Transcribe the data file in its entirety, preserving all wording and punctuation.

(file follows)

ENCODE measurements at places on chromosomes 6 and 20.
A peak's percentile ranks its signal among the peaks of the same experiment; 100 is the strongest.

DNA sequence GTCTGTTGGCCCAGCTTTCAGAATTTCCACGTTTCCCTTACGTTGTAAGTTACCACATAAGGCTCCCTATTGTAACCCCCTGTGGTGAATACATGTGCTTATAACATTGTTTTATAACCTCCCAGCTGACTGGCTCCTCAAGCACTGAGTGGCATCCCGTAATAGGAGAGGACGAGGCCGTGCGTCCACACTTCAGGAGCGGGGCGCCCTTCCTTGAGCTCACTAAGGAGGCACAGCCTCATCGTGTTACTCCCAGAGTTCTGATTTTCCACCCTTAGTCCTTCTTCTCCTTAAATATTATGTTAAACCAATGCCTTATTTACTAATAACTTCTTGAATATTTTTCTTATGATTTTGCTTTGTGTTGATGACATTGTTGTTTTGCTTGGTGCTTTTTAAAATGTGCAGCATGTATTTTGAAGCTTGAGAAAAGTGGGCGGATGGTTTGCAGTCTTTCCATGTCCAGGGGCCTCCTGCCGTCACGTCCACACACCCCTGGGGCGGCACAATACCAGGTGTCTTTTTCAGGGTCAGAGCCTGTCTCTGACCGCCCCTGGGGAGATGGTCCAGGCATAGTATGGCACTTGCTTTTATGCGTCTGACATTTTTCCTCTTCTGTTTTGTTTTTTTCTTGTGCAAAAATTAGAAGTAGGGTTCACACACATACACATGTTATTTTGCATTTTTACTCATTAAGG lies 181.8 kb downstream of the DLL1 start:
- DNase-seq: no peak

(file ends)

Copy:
ENCODE measurements at places on chromosomes 6 and 20.
A peak's percentile ranks its signal among the peaks of the same experiment; 100 is the strongest.

DNA sequence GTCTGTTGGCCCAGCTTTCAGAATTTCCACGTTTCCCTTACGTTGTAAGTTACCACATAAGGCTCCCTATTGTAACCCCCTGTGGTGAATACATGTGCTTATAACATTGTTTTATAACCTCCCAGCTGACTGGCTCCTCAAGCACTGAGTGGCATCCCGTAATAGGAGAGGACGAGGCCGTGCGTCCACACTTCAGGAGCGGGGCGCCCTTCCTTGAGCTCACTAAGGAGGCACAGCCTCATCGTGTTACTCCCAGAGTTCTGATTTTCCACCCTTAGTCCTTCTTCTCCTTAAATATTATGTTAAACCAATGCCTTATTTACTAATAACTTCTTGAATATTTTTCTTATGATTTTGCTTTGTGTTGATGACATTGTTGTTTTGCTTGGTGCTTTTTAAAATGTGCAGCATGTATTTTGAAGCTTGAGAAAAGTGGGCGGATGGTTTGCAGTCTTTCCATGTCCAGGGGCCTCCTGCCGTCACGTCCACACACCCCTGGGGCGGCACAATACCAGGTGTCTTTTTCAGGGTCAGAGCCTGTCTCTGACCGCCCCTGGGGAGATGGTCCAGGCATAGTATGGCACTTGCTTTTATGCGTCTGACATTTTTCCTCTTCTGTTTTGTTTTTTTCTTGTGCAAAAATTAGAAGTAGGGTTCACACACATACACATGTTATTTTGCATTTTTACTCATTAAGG lies 181.8 kb downstream of the DLL1 start:
- DNase-seq: no peak